It all started back in 1953, with the publication of this landmark study in the New England Journal of Medicine: “Length of Life and Cause of Death in Rheumatoid Arthritis.” The paper started out with the sentence: “It has often been said that the way to live a long life is to acquire rheumatism.” They found fewer deaths than expected from accidents—which could be explained by the fact that people with arthritis probably aren’t out, you know, going skiing—but, also, significantly fewer deaths from heart attacks. Maybe, it was all the aspirin they were taking for their joints that was thinning their blood, and preventing clots forming in their coronary arteries, in their heart. And so, in the 1960s, there were calls to study whether aspirin would help those at risk for blood clots. And, in the 1970s, we got our wish—studies suggesting regular aspirin intake protects against heart attacks.

Today, the official recommendation is that low-dose aspirin is recommended for all patients with heart disease. But, in the general population, for those without a known history of heart disease or stroke, daily aspirin is only recommended when the heart disease benefits outweigh the risks of bleeding.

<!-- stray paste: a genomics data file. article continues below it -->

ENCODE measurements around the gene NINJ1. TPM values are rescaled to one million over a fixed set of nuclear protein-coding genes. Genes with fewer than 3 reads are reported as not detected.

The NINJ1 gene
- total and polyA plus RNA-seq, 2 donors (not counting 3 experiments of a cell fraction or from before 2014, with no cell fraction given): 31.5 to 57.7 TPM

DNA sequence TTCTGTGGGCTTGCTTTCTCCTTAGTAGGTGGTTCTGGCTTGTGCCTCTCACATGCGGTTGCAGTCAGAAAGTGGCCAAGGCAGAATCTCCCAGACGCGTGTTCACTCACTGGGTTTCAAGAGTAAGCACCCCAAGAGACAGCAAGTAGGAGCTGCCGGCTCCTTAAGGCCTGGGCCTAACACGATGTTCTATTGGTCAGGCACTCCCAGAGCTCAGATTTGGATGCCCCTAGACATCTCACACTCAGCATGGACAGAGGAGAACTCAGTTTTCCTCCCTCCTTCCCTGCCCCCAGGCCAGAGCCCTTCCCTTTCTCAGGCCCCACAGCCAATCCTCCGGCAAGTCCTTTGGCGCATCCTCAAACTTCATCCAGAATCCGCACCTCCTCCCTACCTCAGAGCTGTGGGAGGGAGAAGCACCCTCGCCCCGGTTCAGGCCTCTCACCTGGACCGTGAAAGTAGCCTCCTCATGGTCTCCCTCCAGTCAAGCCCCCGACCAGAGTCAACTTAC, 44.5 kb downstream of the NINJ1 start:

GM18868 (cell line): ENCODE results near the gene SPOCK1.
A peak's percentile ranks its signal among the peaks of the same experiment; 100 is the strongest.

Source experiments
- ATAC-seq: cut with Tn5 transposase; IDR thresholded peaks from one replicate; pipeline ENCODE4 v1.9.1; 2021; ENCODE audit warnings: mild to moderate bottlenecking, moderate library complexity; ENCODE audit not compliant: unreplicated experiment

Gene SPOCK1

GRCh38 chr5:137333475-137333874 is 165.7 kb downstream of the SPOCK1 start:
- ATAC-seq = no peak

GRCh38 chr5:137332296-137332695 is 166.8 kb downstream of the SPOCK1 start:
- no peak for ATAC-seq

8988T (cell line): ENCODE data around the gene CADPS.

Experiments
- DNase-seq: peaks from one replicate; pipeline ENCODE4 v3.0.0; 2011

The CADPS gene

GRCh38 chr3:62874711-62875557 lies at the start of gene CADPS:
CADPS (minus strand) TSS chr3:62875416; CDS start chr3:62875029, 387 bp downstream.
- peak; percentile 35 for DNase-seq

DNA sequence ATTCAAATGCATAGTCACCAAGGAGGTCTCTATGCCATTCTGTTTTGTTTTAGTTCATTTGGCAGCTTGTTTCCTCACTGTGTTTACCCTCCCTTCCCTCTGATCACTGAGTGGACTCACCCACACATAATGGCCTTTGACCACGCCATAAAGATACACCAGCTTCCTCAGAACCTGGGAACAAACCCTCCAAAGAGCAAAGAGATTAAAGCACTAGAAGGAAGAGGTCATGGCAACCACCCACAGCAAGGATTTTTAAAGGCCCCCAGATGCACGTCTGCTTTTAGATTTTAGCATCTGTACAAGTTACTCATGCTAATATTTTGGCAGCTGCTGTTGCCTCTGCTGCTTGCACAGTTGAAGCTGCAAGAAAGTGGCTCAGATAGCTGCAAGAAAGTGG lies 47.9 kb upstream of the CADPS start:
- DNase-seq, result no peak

The bleeding complications associated with aspirin use may be considered “an underestimated hazard in clinical [medical] practice.” For those who’ve already had a heart attack, the risk/benefit analysis is clear. If you took 10,000 patients, daily low-dose aspirin use “would be expected to prevent approximately 250 major vascular events”—such as heart attacks, strokes, or, the most major event of all, death. But, that same aspirin would be expected to cause approximately 40 major extracranial bleeding events—meaning bleeding so bad you have to be hospitalized.

“Thus, the net benefit of aspirin for secondary prevention”—meaning like preventing your second heart attack—”would substantially exceed the bleeding hazard. For [every] 6 major vascular events prevented, [only about] 1 major bleeding event would occur.” So, “the value of aspirin for secondary prevention is not disputed.”

But, if you instead took 10,000 patients who had never had a heart attack or stroke—yet—and tried to use aspirin to prevent clots in the first place (so-called primary prevention), daily low-dose aspirin would only be expected to prevent seven major vascular events, at the cost of causing a hemorrhagic stroke (bleeding within the brain), along with three other major bleeding events.

So then, the benefits are only like two to one, which is a little too close for comfort—which is why the new European guidelines do not recommend aspirin for the general population, especially given the additional risk of aspirin causing smaller bleeds within the brain as well.